Study: Most Musicians Do Not Feel That Their Music Is Being Devalued…


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Last week, Google Play executive Tim Quirk strongly asserted that ‘music cannot be devalued‘ at the Future of Music Summit in Washington, DC.  Now, it turns out that a survey conducted by the Future of Music Coalition itself finds that most musicians actually agree with that sentiment.

The breakdowns speak volumes, however.  The minority that feel that their music has been devalued skew more heavily towards songwriting and recording revenues, and were making a lot more money before (see above).  The group that disagrees is more diversified, and came into the picture with far less revenue to begin with.


34 Responses

  1. R.P.

    because they asked most of the relevant musicians that are actually successful in the industry. I’m not against this, but shut the fuck up already with these fake graphs and metrics. Getting sick of this bullshit circulating on the net like it’s truth.

    • FarePlay

      Agreed, look at the source and the participants. I wonder how many times the Google guy and his posse voted.

  2. Jason Miles

    “Don’t it always seem to go that you don’t know what you’ve got till it’s gone” this is one of the most screwed up surveys I have ever seen or heard of. If you go to a musician who has made a living in the studios, written sings for a living and is over 40 you will hear the truth about how much money there used to be in the music business for writers and musicians.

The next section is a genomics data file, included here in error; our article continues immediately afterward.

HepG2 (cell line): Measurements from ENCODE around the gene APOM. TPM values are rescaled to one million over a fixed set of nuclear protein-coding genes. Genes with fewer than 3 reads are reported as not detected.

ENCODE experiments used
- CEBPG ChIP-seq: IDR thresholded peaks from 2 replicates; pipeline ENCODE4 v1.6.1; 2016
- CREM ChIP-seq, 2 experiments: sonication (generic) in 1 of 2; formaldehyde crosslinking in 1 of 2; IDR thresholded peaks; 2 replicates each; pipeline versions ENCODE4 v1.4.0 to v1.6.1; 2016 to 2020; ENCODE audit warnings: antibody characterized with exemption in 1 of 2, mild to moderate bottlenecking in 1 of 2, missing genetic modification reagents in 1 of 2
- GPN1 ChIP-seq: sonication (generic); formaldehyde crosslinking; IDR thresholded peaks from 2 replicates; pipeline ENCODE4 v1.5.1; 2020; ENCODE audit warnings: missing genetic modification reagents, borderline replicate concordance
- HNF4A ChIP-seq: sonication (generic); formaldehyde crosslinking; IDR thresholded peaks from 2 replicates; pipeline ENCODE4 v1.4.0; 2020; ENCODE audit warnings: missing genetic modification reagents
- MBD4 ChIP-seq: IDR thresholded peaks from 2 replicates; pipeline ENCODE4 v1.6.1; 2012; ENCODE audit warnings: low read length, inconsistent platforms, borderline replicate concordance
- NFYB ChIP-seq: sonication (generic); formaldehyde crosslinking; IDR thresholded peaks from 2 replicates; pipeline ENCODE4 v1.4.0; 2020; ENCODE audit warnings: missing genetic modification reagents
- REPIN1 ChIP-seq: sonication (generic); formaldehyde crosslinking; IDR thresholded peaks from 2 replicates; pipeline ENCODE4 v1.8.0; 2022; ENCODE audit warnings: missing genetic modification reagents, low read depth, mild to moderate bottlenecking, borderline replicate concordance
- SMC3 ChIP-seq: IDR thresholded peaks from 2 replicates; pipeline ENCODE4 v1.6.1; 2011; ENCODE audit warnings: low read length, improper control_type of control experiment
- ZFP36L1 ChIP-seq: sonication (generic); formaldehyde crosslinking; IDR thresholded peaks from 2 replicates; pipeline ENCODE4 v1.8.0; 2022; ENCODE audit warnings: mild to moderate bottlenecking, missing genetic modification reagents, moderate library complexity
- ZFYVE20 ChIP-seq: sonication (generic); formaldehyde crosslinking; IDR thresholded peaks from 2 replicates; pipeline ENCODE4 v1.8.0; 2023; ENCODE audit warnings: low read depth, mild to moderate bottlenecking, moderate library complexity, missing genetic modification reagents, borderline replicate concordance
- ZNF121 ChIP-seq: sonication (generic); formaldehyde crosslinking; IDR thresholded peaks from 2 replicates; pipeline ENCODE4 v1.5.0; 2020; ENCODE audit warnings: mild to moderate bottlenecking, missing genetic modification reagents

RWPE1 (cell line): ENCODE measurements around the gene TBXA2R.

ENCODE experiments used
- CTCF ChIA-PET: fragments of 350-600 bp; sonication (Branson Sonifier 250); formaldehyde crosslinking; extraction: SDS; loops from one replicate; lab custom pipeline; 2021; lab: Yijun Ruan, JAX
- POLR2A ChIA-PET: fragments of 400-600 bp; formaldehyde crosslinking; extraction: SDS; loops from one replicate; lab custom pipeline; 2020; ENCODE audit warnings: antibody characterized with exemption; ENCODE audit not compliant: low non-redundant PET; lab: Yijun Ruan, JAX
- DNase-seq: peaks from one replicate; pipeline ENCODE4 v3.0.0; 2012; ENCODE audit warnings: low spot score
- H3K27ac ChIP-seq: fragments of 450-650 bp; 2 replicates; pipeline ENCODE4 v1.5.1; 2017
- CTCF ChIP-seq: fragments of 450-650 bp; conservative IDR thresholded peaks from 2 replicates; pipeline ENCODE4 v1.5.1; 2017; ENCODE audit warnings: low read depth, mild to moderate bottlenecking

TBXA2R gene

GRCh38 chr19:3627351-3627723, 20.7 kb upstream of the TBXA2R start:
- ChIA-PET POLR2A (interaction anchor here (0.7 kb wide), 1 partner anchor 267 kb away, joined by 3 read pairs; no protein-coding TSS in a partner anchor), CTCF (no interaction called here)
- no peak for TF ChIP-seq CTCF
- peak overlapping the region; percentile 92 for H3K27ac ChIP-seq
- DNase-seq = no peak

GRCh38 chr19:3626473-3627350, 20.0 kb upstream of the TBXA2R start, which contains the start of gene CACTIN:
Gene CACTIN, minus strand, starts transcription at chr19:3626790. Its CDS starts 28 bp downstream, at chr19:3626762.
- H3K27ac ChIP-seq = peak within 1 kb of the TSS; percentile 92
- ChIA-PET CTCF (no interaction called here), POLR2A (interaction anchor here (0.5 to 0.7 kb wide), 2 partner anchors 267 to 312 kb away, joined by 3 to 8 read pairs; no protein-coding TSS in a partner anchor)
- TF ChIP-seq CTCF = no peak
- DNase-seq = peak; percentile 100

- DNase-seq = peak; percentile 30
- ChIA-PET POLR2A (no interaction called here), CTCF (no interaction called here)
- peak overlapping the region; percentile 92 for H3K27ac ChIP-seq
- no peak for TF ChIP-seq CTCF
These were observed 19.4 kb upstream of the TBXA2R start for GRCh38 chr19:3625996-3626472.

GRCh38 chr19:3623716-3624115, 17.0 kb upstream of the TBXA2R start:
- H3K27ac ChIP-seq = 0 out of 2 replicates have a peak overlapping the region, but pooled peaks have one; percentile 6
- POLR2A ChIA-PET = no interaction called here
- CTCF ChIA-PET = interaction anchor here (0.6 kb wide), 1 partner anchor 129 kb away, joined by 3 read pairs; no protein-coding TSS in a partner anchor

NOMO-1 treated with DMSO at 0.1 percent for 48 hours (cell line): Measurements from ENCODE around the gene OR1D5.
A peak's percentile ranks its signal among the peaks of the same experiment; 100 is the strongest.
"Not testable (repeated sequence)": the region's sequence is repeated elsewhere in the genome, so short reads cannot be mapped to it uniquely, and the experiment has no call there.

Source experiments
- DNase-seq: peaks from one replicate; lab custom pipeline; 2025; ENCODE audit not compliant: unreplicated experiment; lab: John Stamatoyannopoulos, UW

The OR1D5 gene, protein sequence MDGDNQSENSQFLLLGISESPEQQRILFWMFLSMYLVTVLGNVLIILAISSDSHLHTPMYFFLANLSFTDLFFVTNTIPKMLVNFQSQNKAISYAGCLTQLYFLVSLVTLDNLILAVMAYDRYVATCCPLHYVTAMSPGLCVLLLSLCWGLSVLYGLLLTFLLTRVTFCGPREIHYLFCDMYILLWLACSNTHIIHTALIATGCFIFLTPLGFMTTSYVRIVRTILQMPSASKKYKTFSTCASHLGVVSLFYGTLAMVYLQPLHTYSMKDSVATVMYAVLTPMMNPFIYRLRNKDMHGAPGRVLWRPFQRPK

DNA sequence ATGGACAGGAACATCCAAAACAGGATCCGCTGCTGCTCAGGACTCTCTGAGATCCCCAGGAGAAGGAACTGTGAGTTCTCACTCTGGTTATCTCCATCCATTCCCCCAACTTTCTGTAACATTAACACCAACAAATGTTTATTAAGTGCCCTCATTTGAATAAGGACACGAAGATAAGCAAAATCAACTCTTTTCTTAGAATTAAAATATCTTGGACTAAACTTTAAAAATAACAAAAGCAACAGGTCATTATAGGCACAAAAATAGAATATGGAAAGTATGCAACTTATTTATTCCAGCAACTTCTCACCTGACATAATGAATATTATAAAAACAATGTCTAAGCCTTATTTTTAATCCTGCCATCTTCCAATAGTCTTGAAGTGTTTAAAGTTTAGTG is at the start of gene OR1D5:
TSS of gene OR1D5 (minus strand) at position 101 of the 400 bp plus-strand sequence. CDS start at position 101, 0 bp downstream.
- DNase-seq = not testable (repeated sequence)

So hear this all you musicians who think music isn’t devalued. When I was spending my time in the NY studios,
    The C List was making 50 K a year. Are you comprehending this. The C list. The B a list was making more because they were picking up the overflow from the A Liist guys who had way to much work. People were in studios everyday and for writers mechanical royalties and radio play we’re making many people a very good living.
    So all you folks who think music isn’t devalued I hope your happy with your next royalty check of .003 cents because that is your future.

  3. G.D.

    Tim Quirk is right, music can’t be devalued. But its value can be transferred from creators to distributors. The haves have lost a lot in that transfer. The have-nots haven’t really lost anything — “When you got nothing, you got nothing to lose.”

  4. Danwriter

    Looking at the graphics, the differences between yea and nay are negligble. Other than that more people disagree with a given statement than agree, this survey reveals nothing. Which, in many ways, underscores the fact that yet another bullshit music conference has come and gone, also revealing nothing meaningful.

  5. Paul Resnikoff


    Some comments got munched last night and early this morning by our new spam filtering system, so please re-enter if you don’t see your comment. We’re refining the process now.


  6. GGG